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Source: https://cryptopotato.com/india-reportedly-plans-to-tax-crypto-investors-as-bitcoin-price-and-trading-activities-soar/

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Bitcoin Breaks 2017 ATH But Gets Rejected: The Crypto Weekly Market Update

Avatar

Published

on

To say that this week was interesting would be an understatement. It had a little bit of everything.

Starting off, towards the beginning of the week, Bitcoin officially surged past its 2017 high and recorded a new all-time high, clocking at almost $20,000 but couldn’t really manage to surge past that point.

Naturally, as it always happens with the primary cryptocurrency, things took a turn for the exact opposite of what many were expecting. The price took a beating ad dropped to the low $18,000s in a matter of hours. This resulted in around $800 million worth of liquidations in less than 24 hours.

The bulls weren’t finished, however. They intercepted the move, and the price started recovering. At the time of this writing, Bitcoin is trading around $19,000, and it’s interesting to see where it would take from here.

Elsewhere, there was quite a bit of positive news throughout the entire week. Just yesterday, the audio streaming giant Spotify posted a job opening that revealed that it’s contemplating cryptocurrencies for payments. The acting Comptroller of the Currency in the US, Brian Brooks, said that banning crypto is not part of the country’s plans, reassuring that positive news will follow by the end of Trump’s term.

Unfortunately, the week also presented us with some bad news. As CryptoPotato reported, a large Australian exchange accidentally exposed over 270,000 customer emails in a serious privacy breach. This is not the first time an incident of this kind happens as in late 2019, BitMEX went through something similar.

In any case, the overall sentiment within the community remains overly positive. In fact, a cryptocurrency sentiment survey conducted by Kraken revealed that investors hold that Bitcoin will hit $36,000 in 2021. Will it happen? Only time will tell.

Market Data

Market Cap: $562B | 24H Vol: 139B | BTC Dominance: 62.7%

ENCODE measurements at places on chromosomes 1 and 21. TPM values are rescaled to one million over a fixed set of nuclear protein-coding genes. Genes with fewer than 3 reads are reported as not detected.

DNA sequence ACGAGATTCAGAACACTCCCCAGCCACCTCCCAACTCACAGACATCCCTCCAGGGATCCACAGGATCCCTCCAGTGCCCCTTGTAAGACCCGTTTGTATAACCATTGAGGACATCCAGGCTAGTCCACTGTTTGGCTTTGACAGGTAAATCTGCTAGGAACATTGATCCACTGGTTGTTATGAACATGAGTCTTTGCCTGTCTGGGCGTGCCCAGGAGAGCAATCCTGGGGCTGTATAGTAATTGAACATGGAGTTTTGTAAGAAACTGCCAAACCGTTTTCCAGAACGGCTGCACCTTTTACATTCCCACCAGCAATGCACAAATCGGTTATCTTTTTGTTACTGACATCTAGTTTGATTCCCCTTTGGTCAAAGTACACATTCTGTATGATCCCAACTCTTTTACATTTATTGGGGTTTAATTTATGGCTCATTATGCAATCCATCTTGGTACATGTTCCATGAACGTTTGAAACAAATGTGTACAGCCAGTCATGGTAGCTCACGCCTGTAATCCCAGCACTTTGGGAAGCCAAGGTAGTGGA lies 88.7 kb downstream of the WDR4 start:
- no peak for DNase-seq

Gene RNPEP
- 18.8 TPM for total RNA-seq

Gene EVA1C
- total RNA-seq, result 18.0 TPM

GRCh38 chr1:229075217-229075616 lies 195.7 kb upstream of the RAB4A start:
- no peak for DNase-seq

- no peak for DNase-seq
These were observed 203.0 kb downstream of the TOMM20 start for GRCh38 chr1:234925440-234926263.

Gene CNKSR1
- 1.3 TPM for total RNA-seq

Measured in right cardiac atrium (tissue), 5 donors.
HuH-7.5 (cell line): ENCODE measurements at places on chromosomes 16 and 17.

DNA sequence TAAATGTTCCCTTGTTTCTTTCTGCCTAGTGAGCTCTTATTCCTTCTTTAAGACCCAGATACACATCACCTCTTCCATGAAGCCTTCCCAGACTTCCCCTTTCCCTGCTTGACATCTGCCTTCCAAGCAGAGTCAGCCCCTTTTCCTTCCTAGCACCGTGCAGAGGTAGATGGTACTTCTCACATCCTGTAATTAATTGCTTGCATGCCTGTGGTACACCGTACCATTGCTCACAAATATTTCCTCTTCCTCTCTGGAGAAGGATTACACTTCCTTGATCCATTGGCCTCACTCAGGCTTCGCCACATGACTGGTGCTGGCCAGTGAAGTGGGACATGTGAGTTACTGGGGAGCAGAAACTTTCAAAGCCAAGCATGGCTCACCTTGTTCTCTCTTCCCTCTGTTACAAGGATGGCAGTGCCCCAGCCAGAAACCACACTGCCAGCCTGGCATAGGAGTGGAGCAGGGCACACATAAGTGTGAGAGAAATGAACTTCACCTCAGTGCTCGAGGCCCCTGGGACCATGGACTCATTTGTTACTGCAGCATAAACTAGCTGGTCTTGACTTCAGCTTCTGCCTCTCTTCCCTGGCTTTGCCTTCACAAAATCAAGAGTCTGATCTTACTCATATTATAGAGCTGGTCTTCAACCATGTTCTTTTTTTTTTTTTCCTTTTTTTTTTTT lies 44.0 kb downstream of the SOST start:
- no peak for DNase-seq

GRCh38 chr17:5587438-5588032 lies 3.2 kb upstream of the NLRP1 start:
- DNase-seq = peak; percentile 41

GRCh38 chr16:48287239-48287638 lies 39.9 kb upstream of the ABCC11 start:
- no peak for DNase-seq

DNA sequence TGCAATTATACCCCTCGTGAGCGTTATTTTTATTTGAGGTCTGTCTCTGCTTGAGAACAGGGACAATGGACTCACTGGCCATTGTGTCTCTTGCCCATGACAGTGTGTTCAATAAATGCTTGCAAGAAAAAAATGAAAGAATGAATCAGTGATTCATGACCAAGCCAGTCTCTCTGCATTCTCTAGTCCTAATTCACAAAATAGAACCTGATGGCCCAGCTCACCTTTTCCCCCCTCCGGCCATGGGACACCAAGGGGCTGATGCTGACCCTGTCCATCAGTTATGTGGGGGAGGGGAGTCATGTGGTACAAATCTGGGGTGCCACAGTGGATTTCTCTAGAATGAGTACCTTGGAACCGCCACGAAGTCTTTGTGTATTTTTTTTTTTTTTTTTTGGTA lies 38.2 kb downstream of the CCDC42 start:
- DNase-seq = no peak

BTC: $18,915 (+13.03%) | ETH: $587.46 (+16.13%) | XRP: $0.56 (+5.61%)

Audio Streaming Mogul Spotify Considering Cryptocurrency Payments. The popular audio streaming mogul Spotify has posted a job opening that reveals its intention to potentially incorporate bitcoin and other cryptocurrencies as a means of payment. With this, Spotify follows a group of major corporations that are putting effort towards implementing digital assets in their ecosystems.

Bullish Indicator to Buy Bitcoin Has Flashed Yet Again After 5 Months. The majorly bullish indicator has flashed green once again after five months. The Hash Ribbons, as it’s referred to, preceded BTC’s rallies to $10,500 in April and the run-up to $12,500 in August. It’s interesting to see if it will be correct again and if BTC will produce yet another leg up, taking it above $20,000.

Bitcoin Arrives At Wall Street: Crypto Indexes To Be Launched in 2021 By S&P Dow Jones Indices. In another news of serious cryptocurrency adoption, the leading index provider S&P Dow Jones Indices has revealed a partnership with the crypto-based Lukka to launch cryptocurrency indexes that follow 550 of the leading coins.

Bitcoin Price to Hit $36,000 in 2021: Kraken Crypto Sentiment Survey. According to a recent sentiment survey conducted by the popular cryptocurrency exchange Kraken, a majority of the respondents believe that Bitcoin will hit $36,000 in 2021. The same also think that Ether will clock in at a price of around $1450.

Visa Partners With Circle to Integrate USDC for Payments. The payment processing giant Visa has partnered up with Circle with the intention to integrate the USDC stablecoin within its network of merchants. The report also shared that 25 other companies involved in Visa’s Fast Track program would be included in the collaboration.

Australian Crypto Exchange Accidentally Exposes Over 270,000 Customer Emails. In what seems like another serious privacy breach, an Australian cryptocurrency exchange has accidentally exposed over 270,000 customer emails. This follows another mistake of the kind that happened with BitMEX in late 2019.

Charts

This week we have a chart analysis of Bitcoin, Ethereum, Ripple, Bitcoin Cash, and Litecoin – click here for the full price analysis.

SPECIAL OFFER (Sponsored)
Binance Futures 50 USDT FREE Voucher: Use this link to register & get 10% off fees and 50 USDT when trading 500 USDT (limited offer).

PrimeXBT Special Offer: Use this link to register & enter CRYPTOPOTATO35 code to get 35% free bonus on any deposit up to 1 BTC.

Disclaimer: Information found on CryptoPotato is those of writers quoted. It does not represent the opinions of CryptoPotato on whether to buy, sell, or hold any investments. You are advised to conduct your own research before making any investment decisions. Use provided information at your own risk. See Disclaimer for more information.

Cryptocurrency charts by TradingView.

You Might Also Like:


Source: https://cryptopotato.com/bitcoin-breaks-2017-ath-but-gets-rejected-the-crypto-weekly-market-update/